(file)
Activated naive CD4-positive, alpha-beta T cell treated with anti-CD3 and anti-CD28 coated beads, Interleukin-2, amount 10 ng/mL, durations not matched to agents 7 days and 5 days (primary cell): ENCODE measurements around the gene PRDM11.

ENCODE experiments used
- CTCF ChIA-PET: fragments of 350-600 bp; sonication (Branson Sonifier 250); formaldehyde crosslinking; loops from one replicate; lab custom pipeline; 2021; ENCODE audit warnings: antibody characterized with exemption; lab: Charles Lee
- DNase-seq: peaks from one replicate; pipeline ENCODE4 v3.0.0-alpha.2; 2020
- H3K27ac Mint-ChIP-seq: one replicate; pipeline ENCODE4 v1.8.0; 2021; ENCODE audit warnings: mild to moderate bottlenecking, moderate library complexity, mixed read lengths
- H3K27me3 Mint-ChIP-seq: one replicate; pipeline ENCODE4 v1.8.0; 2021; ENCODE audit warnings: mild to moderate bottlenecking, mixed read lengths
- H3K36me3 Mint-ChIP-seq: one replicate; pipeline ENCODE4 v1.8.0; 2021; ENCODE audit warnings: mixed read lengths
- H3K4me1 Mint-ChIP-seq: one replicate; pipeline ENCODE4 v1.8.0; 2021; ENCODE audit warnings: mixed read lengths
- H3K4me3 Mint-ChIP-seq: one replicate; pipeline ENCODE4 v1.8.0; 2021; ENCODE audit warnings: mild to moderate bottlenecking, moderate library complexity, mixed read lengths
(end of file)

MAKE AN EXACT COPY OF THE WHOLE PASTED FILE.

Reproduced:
Activated naive CD4-positive, alpha-beta T cell treated with anti-CD3 and anti-CD28 coated beads, Interleukin-2, amount 10 ng/mL, durations not matched to agents 7 days and 5 days (primary cell): ENCODE measurements around the gene PRDM11.

ENCODE experiments used
- CTCF ChIA-PET: fragments of 350-600 bp; sonication (Branson Sonifier 250); formaldehyde crosslinking; loops from one replicate; lab custom pipeline; 2021; ENCODE audit warnings: antibody characterized with exemption; lab: Charles Lee
- DNase-seq: peaks from one replicate; pipeline ENCODE4 v3.0.0-alpha.2; 2020
- H3K27ac Mint-ChIP-seq: one replicate; pipeline ENCODE4 v1.8.0; 2021; ENCODE audit warnings: mild to moderate bottlenecking, moderate library complexity, mixed read lengths
- H3K27me3 Mint-ChIP-seq: one replicate; pipeline ENCODE4 v1.8.0; 2021; ENCODE audit warnings: mild to moderate bottlenecking, mixed read lengths
- H3K36me3 Mint-ChIP-seq: one replicate; pipeline ENCODE4 v1.8.0; 2021; ENCODE audit warnings: mixed read lengths
- H3K4me1 Mint-ChIP-seq: one replicate; pipeline ENCODE4 v1.8.0; 2021; ENCODE audit warnings: mixed read lengths
- H3K4me3 Mint-ChIP-seq: one replicate; pipeline ENCODE4 v1.8.0; 2021; ENCODE audit warnings: mild to moderate bottlenecking, moderate library complexity, mixed read lengths